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  6. I agree with a lot of what you said. I really wish the professors at Hogwarts did more to encourage inter-house relationships. It was almost like it was expected for few friendships to form between members of different houses, and I feel like that expectation only made the division worse.

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  7. I agree with you, the houses created more division than unity. I mean, the students would feel kinship and unity with their housemates, but it will create rivalry and enimity with other houses. The stereotypes about the houses also doesn’t help, and this can be seen clearly by the way the Slytherins are written throughout the book. Like you said, our main players tend to be Gryffindor, which is why whenever a Slytherin is present, he/she would always seem evil to us. We only see the other side of Slytherins on the 6th book, where Draco is forced. Even in the 7th book during the battle of Hogwarts, the Slytherin are written as evil because none of them stay to fight. What if they don’t want to fight because they know their parents are with the DE and they feared their parents’ safety. We never knew, because we never see their story. The only thing that unites Harry with other house members is because of DA, and even then, still no Slytherin. Even Slughorn, who helped during the battle, is written as a jerk because of his Slug Club. I kinda wondering why they keep the sorting system after the battle of hogwarts, and why the slytherins still get a bad stereotype after it…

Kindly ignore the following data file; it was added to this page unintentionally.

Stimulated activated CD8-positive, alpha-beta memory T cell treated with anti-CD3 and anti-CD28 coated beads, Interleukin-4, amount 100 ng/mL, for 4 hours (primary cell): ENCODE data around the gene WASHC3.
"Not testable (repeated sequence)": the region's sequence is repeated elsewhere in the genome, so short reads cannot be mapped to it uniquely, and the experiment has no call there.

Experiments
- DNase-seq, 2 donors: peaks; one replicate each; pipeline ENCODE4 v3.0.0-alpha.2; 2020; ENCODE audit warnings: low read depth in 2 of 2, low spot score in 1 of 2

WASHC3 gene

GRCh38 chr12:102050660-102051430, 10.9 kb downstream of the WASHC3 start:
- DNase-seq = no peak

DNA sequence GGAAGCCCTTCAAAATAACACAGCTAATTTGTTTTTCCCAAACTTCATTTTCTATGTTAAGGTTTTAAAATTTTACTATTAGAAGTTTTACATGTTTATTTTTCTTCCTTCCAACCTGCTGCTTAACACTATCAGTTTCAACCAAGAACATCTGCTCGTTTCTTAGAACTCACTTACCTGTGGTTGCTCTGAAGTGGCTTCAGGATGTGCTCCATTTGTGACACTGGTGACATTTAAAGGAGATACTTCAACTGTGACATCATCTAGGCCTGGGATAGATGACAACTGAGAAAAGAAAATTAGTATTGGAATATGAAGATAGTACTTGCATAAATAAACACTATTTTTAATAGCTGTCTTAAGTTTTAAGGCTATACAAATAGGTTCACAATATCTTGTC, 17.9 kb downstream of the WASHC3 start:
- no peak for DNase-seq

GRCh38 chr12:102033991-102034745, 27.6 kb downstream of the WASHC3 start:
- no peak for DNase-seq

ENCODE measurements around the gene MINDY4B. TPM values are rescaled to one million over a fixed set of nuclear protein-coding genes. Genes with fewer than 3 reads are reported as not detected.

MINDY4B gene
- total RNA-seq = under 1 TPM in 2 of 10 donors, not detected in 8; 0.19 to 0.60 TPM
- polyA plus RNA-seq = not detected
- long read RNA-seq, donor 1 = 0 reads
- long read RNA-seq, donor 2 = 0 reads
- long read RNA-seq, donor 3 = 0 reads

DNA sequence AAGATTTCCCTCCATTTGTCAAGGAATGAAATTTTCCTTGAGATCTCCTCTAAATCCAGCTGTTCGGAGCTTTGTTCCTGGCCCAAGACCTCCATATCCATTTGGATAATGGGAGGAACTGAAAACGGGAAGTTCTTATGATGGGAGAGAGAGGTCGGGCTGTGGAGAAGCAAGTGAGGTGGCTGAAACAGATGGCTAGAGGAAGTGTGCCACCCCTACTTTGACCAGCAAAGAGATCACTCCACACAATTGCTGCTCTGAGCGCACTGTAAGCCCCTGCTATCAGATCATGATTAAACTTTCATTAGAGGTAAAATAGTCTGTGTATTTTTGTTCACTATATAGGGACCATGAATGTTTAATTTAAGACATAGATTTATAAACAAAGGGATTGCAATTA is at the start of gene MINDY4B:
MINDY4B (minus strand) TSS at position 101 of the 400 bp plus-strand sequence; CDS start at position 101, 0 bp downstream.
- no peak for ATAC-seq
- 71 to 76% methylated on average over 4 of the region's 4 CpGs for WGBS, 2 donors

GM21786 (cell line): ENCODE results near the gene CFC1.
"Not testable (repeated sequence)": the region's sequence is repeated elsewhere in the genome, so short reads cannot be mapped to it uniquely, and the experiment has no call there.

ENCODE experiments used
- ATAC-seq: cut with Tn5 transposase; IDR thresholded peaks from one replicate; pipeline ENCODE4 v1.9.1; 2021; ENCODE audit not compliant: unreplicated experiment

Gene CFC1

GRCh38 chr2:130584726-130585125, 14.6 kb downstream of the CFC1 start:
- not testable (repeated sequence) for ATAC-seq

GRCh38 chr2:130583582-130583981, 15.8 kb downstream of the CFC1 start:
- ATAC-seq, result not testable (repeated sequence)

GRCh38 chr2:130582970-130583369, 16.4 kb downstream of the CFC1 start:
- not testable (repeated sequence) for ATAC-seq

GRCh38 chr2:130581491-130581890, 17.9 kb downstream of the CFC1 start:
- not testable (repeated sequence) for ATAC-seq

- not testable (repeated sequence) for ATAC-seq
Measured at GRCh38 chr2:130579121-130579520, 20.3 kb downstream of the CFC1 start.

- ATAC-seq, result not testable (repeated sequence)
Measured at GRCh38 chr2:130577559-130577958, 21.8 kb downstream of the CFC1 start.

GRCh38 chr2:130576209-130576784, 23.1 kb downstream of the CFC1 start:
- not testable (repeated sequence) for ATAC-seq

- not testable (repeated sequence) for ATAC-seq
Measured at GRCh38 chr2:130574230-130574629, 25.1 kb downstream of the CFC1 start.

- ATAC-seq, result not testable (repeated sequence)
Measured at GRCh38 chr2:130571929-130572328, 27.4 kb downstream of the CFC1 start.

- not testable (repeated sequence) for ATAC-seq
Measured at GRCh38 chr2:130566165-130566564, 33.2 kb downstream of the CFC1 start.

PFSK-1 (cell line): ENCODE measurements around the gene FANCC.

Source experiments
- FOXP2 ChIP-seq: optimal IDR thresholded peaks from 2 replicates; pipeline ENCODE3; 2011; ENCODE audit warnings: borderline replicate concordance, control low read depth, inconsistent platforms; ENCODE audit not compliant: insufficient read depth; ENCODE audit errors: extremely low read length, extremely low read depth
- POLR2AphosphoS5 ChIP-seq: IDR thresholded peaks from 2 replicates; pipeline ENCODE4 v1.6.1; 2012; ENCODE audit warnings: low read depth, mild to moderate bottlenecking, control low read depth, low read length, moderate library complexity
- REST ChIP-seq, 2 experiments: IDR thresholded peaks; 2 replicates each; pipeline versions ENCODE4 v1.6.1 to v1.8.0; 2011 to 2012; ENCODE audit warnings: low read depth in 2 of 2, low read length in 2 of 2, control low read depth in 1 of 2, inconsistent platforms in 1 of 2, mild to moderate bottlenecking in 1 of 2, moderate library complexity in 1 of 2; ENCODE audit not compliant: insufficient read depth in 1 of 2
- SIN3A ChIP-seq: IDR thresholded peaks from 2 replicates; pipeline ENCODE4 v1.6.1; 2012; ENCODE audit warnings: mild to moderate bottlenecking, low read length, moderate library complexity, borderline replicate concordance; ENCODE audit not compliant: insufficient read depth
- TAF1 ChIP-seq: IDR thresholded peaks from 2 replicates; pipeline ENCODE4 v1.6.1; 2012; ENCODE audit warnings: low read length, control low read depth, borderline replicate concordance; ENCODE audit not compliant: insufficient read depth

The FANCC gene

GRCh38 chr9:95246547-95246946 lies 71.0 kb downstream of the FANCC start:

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    • I couldn’t agree more! Just looking at how the Slytherin students are depicted is a sure sign that the houses create at least some division. There’s no way that every Slytherin is evil and heartless, yet that’s how they’re always thought of and depicted. Slytherin students deserve a better reputation if you ask me. 😛